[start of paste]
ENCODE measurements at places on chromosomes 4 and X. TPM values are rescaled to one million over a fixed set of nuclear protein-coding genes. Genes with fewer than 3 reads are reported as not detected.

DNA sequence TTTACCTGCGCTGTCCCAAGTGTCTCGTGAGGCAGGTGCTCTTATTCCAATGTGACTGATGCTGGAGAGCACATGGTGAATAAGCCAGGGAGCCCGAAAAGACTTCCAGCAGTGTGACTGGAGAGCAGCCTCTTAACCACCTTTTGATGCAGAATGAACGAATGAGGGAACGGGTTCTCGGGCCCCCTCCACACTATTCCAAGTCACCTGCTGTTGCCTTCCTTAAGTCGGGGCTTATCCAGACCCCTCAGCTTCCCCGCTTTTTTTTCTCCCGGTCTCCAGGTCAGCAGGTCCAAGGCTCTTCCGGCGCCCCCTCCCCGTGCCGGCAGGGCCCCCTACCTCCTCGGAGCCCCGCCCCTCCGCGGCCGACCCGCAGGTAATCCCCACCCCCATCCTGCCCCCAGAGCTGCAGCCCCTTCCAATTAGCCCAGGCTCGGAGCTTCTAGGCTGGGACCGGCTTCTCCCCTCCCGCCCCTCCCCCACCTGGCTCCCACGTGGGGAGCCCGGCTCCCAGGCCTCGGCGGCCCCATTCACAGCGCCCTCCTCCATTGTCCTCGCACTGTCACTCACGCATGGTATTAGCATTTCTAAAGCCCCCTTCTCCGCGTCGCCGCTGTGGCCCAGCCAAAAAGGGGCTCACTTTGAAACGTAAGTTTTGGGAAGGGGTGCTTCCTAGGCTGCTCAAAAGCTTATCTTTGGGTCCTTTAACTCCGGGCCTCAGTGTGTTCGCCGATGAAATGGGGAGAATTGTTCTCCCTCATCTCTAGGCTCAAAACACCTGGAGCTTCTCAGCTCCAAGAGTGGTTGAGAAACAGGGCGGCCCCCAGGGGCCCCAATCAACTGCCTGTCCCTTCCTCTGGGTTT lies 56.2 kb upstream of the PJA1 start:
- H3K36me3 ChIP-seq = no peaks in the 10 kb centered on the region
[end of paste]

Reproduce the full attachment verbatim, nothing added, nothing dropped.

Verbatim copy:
ENCODE measurements at places on chromosomes 4 and X. TPM values are rescaled to one million over a fixed set of nuclear protein-coding genes. Genes with fewer than 3 reads are reported as not detected.

DNA sequence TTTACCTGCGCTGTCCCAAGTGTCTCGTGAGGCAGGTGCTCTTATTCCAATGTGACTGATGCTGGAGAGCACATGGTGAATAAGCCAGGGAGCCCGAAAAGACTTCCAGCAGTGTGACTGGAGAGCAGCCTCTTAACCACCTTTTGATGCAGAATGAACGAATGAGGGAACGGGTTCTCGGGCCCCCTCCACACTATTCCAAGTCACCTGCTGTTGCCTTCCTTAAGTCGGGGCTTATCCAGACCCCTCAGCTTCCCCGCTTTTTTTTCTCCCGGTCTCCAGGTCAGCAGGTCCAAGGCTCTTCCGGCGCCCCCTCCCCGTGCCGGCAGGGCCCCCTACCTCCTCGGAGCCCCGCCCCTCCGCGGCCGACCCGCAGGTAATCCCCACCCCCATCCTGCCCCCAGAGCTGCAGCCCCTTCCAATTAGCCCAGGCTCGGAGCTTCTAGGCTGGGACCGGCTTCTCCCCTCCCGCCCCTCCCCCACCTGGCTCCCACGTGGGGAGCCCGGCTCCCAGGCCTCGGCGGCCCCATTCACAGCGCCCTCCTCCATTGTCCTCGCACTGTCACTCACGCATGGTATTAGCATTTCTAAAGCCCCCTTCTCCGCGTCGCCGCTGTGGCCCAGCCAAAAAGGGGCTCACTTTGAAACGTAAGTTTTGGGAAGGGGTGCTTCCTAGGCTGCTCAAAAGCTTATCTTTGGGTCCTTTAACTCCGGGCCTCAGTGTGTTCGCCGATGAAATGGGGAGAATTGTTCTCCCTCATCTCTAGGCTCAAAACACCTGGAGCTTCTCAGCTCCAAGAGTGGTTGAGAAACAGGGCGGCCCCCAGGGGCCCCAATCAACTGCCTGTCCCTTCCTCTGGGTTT lies 56.2 kb upstream of the PJA1 start:
- H3K36me3 ChIP-seq = no peaks in the 10 kb centered on the region